The Concept of Emptiness in Pali Literature
This Study on Sunnata (Skt. Sunyata) is mainly based on the Pali text. However, is is known that suyata came into prominence only with the rise of Madhyamaka philosophy of Acarya Nagarjuna. Therfore, no study of Sunnata is complete, without any reference to Sunyata as presented in Madhyamaka philosophy.
This study was done also with the objective of clarifying certain widely presented views regarding Sunyata. One of them is that this doctrine was not known to early Buddhism, or in other words, not a doctrine taught by the Buddha.
These early Mahayana texts were in response to the non-Mahayana Buddhist schools that upheld the existence of some sorts of metaphysical entity that lay as the essence in everything. Of these schools the most prominent was the Sarvastivada school, and this belonged to the Therevada (=Hinayana tradition).
This school in its attempt to explain reality, put forward a novel view which said that there is a self—nature (Sva-bhava) in everything, and that this Svabhava exists in all three periods of time namely, past present and future.
The earliest criticism against this and other substantialist and essentialist views was by Mahayanists. In counter-arguing this view these early Mahayana texts highlighted the emptiness, voidness (Sunyata) of everything. It is, however, Nagarjuna that made this his central thesis in presenting the Madhyamaka philosophy of his.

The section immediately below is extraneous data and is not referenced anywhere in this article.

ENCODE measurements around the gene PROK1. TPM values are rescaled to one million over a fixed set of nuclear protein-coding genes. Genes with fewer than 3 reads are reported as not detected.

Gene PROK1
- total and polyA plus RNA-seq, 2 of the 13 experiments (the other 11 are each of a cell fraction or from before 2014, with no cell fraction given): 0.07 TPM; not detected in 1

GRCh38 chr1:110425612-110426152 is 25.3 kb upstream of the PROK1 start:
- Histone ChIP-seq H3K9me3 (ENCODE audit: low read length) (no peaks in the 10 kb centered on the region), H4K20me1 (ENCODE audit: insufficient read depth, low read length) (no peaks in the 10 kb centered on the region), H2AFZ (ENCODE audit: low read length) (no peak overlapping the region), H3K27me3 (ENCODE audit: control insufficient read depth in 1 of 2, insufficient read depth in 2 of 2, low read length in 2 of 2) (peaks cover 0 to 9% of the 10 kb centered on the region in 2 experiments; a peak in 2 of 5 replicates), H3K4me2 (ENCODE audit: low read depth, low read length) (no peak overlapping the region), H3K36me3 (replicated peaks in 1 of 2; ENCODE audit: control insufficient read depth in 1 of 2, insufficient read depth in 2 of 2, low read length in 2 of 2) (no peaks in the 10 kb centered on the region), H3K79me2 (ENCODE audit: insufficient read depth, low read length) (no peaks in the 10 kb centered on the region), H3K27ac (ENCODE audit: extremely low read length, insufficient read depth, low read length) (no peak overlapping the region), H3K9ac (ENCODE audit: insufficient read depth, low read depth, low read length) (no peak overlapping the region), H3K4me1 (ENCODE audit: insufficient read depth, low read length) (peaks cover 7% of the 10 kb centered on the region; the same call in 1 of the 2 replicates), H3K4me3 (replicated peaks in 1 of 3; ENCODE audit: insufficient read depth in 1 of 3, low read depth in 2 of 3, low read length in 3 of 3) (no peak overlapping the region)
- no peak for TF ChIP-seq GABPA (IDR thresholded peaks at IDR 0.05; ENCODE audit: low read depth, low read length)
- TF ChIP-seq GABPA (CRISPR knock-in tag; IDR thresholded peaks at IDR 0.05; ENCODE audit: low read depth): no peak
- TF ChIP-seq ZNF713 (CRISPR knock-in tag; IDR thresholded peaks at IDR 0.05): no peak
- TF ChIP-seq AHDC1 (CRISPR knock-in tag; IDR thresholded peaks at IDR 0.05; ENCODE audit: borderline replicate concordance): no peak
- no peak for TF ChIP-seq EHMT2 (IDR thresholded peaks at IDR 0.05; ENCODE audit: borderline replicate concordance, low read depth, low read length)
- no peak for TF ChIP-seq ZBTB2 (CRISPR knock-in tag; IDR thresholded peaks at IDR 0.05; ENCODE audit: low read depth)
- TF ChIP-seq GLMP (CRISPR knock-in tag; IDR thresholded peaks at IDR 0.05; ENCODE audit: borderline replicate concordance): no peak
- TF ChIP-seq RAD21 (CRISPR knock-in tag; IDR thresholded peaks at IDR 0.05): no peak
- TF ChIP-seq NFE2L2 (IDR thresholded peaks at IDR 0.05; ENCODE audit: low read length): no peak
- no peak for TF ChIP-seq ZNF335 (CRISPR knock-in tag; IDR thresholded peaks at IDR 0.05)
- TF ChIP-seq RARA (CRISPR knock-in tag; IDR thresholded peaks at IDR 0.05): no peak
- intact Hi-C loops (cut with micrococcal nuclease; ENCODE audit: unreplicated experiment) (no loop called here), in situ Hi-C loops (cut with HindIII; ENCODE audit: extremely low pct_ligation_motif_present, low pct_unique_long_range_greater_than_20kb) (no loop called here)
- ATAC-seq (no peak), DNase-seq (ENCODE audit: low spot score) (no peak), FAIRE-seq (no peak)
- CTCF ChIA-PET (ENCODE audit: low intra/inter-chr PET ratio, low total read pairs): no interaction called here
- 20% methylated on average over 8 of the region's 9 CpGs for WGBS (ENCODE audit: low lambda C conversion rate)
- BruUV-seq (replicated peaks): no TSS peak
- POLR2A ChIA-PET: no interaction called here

The present researcher is in agreement with the view that these two concepts cover the same range in their philosophical application; and that the preference for this term Sunya/Sunyata over Anatta only a shift of emphasis. The present researcher attempted to establish this point, citing textual and circumstantial evidence.
In doing this it has been attempted to demonstrate that the Buddha, too, used the term Sunna, and that he did so, not to bring out a new perspective but to further emphasize the absence of a self or anything connected with the self as the noumenon behind the phenomenon. In support of this textual evidence has been cited. It has also been shown that “Anatta” as used in early Suttas, did not merely mean the absence of an individual soul, but meant also the absence of any entity in both compounded (Samkhata/Samskrta) elements as well as in uncompounded (Asamkhata, Asamskrta) elements, that is Nibbana. Thus, it has been clearly shown that anatta means “emptiness” of everything, including Nibbana (Nirnvana).